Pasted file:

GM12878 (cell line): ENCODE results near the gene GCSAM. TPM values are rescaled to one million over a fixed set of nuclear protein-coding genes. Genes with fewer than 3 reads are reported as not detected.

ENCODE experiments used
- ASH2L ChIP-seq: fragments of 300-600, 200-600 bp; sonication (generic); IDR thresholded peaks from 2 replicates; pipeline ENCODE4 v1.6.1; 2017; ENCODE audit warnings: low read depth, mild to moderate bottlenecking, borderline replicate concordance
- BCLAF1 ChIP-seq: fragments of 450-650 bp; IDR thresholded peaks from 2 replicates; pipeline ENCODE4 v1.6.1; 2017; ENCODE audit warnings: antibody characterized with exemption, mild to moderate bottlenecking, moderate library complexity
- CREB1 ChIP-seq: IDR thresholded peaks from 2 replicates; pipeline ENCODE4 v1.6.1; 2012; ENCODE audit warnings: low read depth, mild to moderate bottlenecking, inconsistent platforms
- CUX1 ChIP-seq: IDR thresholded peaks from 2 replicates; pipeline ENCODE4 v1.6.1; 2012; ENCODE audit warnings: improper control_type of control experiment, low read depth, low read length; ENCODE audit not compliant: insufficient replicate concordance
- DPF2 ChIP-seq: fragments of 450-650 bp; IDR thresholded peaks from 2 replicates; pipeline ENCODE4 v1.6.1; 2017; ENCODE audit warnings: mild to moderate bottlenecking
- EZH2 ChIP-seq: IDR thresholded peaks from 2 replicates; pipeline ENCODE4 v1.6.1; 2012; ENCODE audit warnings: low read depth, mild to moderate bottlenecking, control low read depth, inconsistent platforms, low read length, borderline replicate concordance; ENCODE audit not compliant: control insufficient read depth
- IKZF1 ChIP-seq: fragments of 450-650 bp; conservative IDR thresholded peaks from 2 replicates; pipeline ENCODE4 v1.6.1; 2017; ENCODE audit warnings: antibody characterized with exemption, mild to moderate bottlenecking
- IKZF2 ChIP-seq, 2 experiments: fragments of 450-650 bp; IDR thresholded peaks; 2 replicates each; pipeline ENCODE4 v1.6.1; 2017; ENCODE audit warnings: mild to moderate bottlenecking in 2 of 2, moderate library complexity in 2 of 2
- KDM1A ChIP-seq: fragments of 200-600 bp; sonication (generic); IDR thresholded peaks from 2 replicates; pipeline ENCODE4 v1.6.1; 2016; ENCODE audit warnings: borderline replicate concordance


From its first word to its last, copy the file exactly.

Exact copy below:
GM12878 (cell line): ENCODE results near the gene GCSAM. TPM values are rescaled to one million over a fixed set of nuclear protein-coding genes. Genes with fewer than 3 reads are reported as not detected.

ENCODE experiments used
- ASH2L ChIP-seq: fragments of 300-600, 200-600 bp; sonication (generic); IDR thresholded peaks from 2 replicates; pipeline ENCODE4 v1.6.1; 2017; ENCODE audit warnings: low read depth, mild to moderate bottlenecking, borderline replicate concordance
- BCLAF1 ChIP-seq: fragments of 450-650 bp; IDR thresholded peaks from 2 replicates; pipeline ENCODE4 v1.6.1; 2017; ENCODE audit warnings: antibody characterized with exemption, mild to moderate bottlenecking, moderate library complexity
- CREB1 ChIP-seq: IDR thresholded peaks from 2 replicates; pipeline ENCODE4 v1.6.1; 2012; ENCODE audit warnings: low read depth, mild to moderate bottlenecking, inconsistent platforms
- CUX1 ChIP-seq: IDR thresholded peaks from 2 replicates; pipeline ENCODE4 v1.6.1; 2012; ENCODE audit warnings: improper control_type of control experiment, low read depth, low read length; ENCODE audit not compliant: insufficient replicate concordance
- DPF2 ChIP-seq: fragments of 450-650 bp; IDR thresholded peaks from 2 replicates; pipeline ENCODE4 v1.6.1; 2017; ENCODE audit warnings: mild to moderate bottlenecking
- EZH2 ChIP-seq: IDR thresholded peaks from 2 replicates; pipeline ENCODE4 v1.6.1; 2012; ENCODE audit warnings: low read depth, mild to moderate bottlenecking, control low read depth, inconsistent platforms, low read length, borderline replicate concordance; ENCODE audit not compliant: control insufficient read depth
- IKZF1 ChIP-seq: fragments of 450-650 bp; conservative IDR thresholded peaks from 2 replicates; pipeline ENCODE4 v1.6.1; 2017; ENCODE audit warnings: antibody characterized with exemption, mild to moderate bottlenecking
- IKZF2 ChIP-seq, 2 experiments: fragments of 450-650 bp; IDR thresholded peaks; 2 replicates each; pipeline ENCODE4 v1.6.1; 2017; ENCODE audit warnings: mild to moderate bottlenecking in 2 of 2, moderate library complexity in 2 of 2
- KDM1A ChIP-seq: fragments of 200-600 bp; sonication (generic); IDR thresholded peaks from 2 replicates; pipeline ENCODE4 v1.6.1; 2016; ENCODE audit warnings: borderline replicate concordance